I have data for some batches and each batch has different streams(so in each row I have different parameters for a specific stream in a batch). I want to find parameters affecting, say yield, of a specific stream in all batches. It seems that this task is not straight forward. One way that my friend (@ressel) showed was extracting data for that specific stream using Data Filter in a new table and then do the job. Anyone else has an idea?
Just to be sure that I have described what I want, here is an illustration of my data in the tables
P1 P2 P3 P4 Y
B1 S1 x x x x x
B1 S2 x x x x x
B1 S3 - - - - x
B2 S1 x x x x -
B2 S2 x x x x x
B2 S3 - - - - x
What I'm looking for here, is to see the effect of P1s in S1s and P2s in S2s on Ys in S3s. Here, if I select S1s and S2s, I will get the Ys that I'm not interested in, if I select S3s, I will not have access to the P1s and P2s in the location that I want.
PS: I added a sample file for what I'm looking for: Evaluate the effect of milling time in streams 1, 3 and 5 and also washing time in streams 2 and 4 on Protein Yield in Streams 8 and make a model and calculate its parameters and their significance
I'm not sure I understand exactly what you want to do. As I understand it, the P1, P2, P3, and P4 are process variables. I assume there is an actual response (Y) also in the data table. Process variables affect the response. You want to measure the effect of the process variables for each batch and/or stream.
If you are using a data filter, you do not need to create a new table. But a combination of data filter and column switcher should do the trick.
Perform your analysis on ALL of the data (all batches and all streams) for a Y and one of the P's. Let's say P1. From the red triangle add a local filter for Batch and Stream. You can now choose which batch and stream combination you want for this analysis. Now go back to the red triangle and add a Column Switcher. Specify P1 as the column to switch out, specify P1 through P4 as possible columns to switch to. Now you can specify which Batch, Stream, and P1-P4 you wish for any analysis.
Thanks for your reply, Dan. I changed my table and the text after that, to make it a bit clearer. I tried to do what you said, but when I add the filter I can't find the Column Switcher that you are referring to. Also, when I add the filter, I don't get any point on the plots, since I don't have any reading for P1s at those S3s.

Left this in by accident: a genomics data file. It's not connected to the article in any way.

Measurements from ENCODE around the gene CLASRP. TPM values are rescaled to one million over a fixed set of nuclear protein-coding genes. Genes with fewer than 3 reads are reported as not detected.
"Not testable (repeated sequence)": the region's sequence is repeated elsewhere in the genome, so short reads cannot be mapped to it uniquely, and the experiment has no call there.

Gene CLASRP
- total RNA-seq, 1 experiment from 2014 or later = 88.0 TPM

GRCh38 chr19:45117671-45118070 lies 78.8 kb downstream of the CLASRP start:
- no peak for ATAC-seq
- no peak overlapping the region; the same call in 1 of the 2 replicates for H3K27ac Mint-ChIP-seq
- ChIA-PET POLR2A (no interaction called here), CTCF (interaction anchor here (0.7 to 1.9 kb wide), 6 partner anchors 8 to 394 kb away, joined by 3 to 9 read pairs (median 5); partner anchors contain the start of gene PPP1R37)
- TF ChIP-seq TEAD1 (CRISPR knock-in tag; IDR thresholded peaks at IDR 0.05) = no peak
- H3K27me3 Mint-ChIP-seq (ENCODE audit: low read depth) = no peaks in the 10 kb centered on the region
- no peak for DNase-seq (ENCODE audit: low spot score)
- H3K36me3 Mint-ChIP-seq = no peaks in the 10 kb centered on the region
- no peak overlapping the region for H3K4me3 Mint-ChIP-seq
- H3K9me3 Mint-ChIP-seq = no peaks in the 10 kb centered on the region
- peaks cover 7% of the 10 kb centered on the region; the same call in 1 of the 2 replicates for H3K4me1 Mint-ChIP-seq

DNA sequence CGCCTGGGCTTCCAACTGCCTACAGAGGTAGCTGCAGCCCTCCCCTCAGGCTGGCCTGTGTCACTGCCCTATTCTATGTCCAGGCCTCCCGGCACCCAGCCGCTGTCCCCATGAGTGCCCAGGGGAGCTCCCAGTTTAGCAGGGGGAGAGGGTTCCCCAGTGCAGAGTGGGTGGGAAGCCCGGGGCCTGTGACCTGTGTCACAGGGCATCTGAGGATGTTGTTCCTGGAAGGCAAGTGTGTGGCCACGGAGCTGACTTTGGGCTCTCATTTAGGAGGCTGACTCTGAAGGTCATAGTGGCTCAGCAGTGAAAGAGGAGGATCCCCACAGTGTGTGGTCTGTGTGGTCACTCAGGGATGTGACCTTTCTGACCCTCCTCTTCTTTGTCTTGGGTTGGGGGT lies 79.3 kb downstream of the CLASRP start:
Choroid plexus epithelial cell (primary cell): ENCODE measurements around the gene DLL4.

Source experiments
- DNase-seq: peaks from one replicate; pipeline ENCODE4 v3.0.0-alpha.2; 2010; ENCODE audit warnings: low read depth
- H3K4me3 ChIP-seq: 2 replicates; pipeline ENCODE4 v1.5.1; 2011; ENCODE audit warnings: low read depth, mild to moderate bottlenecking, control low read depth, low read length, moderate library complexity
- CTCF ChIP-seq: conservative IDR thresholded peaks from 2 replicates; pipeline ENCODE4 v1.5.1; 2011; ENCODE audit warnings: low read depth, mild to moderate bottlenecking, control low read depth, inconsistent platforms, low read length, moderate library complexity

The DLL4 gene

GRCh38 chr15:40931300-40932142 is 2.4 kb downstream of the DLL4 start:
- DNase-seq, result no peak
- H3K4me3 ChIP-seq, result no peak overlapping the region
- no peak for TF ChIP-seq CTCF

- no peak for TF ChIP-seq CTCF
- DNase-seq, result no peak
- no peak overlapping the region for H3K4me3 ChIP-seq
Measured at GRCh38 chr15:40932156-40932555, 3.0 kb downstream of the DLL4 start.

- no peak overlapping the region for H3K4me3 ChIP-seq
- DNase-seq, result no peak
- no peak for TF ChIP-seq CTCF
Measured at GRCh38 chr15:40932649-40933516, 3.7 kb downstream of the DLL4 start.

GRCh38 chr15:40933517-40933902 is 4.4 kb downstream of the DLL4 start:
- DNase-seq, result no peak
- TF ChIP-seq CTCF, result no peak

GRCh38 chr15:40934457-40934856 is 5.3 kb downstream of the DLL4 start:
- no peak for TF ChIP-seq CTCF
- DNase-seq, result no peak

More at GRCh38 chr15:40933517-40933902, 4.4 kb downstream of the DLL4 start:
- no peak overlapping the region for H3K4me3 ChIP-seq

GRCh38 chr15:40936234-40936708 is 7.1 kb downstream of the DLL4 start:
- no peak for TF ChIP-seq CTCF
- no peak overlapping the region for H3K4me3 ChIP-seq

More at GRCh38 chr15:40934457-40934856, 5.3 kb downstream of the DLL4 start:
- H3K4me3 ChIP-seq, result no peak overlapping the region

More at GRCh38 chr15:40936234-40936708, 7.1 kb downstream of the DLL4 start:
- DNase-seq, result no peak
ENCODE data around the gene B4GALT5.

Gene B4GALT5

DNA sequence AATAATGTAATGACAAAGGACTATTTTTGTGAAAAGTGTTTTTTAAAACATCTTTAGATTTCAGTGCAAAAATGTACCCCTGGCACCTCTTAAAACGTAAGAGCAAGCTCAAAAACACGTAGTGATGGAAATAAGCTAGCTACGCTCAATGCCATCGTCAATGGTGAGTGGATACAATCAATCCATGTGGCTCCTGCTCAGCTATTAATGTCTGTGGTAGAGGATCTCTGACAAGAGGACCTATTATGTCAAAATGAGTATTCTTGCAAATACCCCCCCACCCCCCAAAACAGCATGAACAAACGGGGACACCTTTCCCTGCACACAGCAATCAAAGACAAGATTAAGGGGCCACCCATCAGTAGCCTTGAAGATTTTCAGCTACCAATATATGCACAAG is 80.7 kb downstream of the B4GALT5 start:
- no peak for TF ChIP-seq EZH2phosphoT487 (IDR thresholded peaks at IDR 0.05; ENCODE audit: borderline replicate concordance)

Also, I added a sample file with a description of what I'm looking for.
I am a little confused on why you would want to do so many subset analyses. It is often better to fit a single model using Batch, Stream, P1, P2, P3, and P4 as inputs to see how they impact Y. JMP will automatically ignore rows with missing values. One analysis using all available data. That is typically the best approach.
It sounds like you want to have Y=f(P1) for S1. Y=f(P2) for S2, etc. I think these steps will meet your request, if I understand it properly. To illustrate I made up some data that matches your example, and I have attached it with a script for the analysis.
Choose Analyze > Fit Y by X.
Specify Y as Y. Choose P1 as the X.
From the Bivariate Fit red triangle, choose Fit Line (I assume this is the analysis you wish to perform).
Go back to the Bivariate Fit red triangle and choose Local Data Filter.
Under the Local Data Filter section, highlight Batch and Stream, and click the "+".
You can now choose any Batch and Stream combination and JMP will update the analysis for that subgroup. Note that using the six rows you mocked up in your original post, you will not have enough data to perform regression for many of the subsets. So, I hope you have more data than your mockup.
Now, to switch the P1 to a different P# column, do this.
Go back to the BIVARIATE red triangle and choose Redo > Column Switcher.
In the dialog that appears, select P1 and click OK.
In the next dialog, select P1 through P4 and click OK.
Clicking on a different P# will automatically switch the X-axis on the analysis.
I do believe this will give you what you requested, but I would encourage you to consider a single analysis rather than multiple analyses and this "subsetting" of the data.